A Huawei logo is displayed at a retail store in Beijing, China on May 27, 2019.
Fred Dufour | AFP | Getty Images
It’s been a tumultuous year for Huawei.
On one hand, the Chinese technology giant has faced continued pressure from the U.S. which has accused Huawei of being a national security risk, and led to its blacklisting by Washington. On the other hand, the company has continued to increase revenue and strike deals to be part of next-generation mobile internet infrastructure known as 5G.
For 2019, Huawei said its estimated sales revenue will top 850 billion yuan ($121.66 billion), up about 18% on-year but still lower than the company’s initial projections.
Heading into 2020, Huawei will face a number of big challenges.
Potential block from more markets
While Huawei has signed a number of 5G commercial contracts, there are still some significant markets that have not yet decided on whether to let the Chinese giant into their next-generation mobile networks.
While Australia and Japan have effectively blocked Huawei from their 5G networks, some countries are still undecided. Germany and the U.K., seen as crucial markets for Huawei, have yet to make a decision.
Any ban from either of those countries will be closely watched to see if other major markets follow suit.
President Donald Trump has reportedly been pressuring allied countries to ban Huawei from their 5G networks. Washington maintains that Huawei is a national security risk because its equipment could be used for espionage by the Chinese government. Huawei has repeatedly denied those allegations.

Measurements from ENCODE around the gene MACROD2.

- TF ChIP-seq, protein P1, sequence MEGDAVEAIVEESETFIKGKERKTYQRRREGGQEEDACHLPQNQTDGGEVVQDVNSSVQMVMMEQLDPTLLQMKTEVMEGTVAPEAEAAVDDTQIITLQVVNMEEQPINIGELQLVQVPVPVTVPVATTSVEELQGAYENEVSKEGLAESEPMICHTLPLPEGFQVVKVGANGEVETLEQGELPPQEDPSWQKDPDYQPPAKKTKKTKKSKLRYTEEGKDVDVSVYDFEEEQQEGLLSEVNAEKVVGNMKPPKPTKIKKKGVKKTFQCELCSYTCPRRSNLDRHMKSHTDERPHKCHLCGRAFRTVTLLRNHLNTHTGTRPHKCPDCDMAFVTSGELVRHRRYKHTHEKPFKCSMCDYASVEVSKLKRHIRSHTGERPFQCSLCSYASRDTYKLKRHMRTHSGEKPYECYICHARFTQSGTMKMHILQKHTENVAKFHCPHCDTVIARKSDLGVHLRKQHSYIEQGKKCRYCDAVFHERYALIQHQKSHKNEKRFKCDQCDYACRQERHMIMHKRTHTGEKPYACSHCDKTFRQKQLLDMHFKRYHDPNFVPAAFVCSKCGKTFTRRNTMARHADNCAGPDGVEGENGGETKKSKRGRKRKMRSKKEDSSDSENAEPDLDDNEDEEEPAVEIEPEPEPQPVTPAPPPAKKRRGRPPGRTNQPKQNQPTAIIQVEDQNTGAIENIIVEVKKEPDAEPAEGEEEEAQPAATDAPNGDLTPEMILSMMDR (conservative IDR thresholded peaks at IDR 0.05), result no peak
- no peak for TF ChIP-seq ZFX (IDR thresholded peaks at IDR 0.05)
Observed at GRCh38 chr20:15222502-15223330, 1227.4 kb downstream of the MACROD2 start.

Earlier this year, Huawei was put on a U.S. government blacklist, known as the Entity List. This prohibits U.S. companies from doing business with Huawei without a special license. Huawei relies heavily on American software and components.
Some U.S. companies however have continued to sell to Huawei, utilizing a loophole in the regulations. Bloomberg reported this month that the U.S. government was considering tightening the rules.
Over the past few years, Huawei has been diversifying its supply chain and focusing on in-house design of key components like chips. But the Entity List has hurt Huawei in one key area — smartphones.
The company released its flagship Mate 30 smartphone in September without a licensed version of Google’s Android mobile operating system. That means users buying the new phone do not have Google apps pre-installed.
While globally, particularly in China, Huawei’s smartphone shipments are growing, it saw a decline in the second quarter and no growth in the third quarter.
Google Android is not that important for Huawei in China because the U.S. firm’s services — such as Gmail and search — are blocked there anyway. However, it’s very important for international markets with users who rely on many of Google’s apps.
For its part, Huawei said it expects to remain on the U.S. blacklist in 2020.
“We won’t grow as rapidly as we did in the first half of 2019, growth that continued throughout the year owing to sheer momentum in the market,” said Huawei’s rotating Chairman Eric Xu in a statement on Tuesday.
“It’s going to be a difficult year for us,” Xu said about 2020, adding, “Survival will be our first priority.”
Huawei’s operating system
In August, Huawei introduced its own operating system called HarmonyOS. It touted the operating system as one that could be used across various devices from TVs to smartphones.
At that time, Richard Yu, the head of Huawei’s consumer division, said the company could “immediately” switch to HarmonyOS from Android if it was permanently blocked from using Google’s software. But so far, the company has indicated it will not use HarmonyOS on its smartphones.
All eyes will be on what Huawei does with HarmonyOS as it continues to launch new devices.
CFO on trial
Huawei’s Chief Financial Officer Meng Wanzhou was arrested in Canada in December 2018 at the behest of the U.S. authorities.
The U.S. is seeking the extradition of Meng, who is also the daughter of Huawei founder Ren Zhengfei. The American government alleges that Meng committed bank fraud in relation to skirting U.S. sanctions on Iran. Meng has denied the allegations.
Her legal team has sought to get the case thrown out, and the hearings will continue into 2020.
— CNBC’s Saheli Roy Choudhury contributed to this report.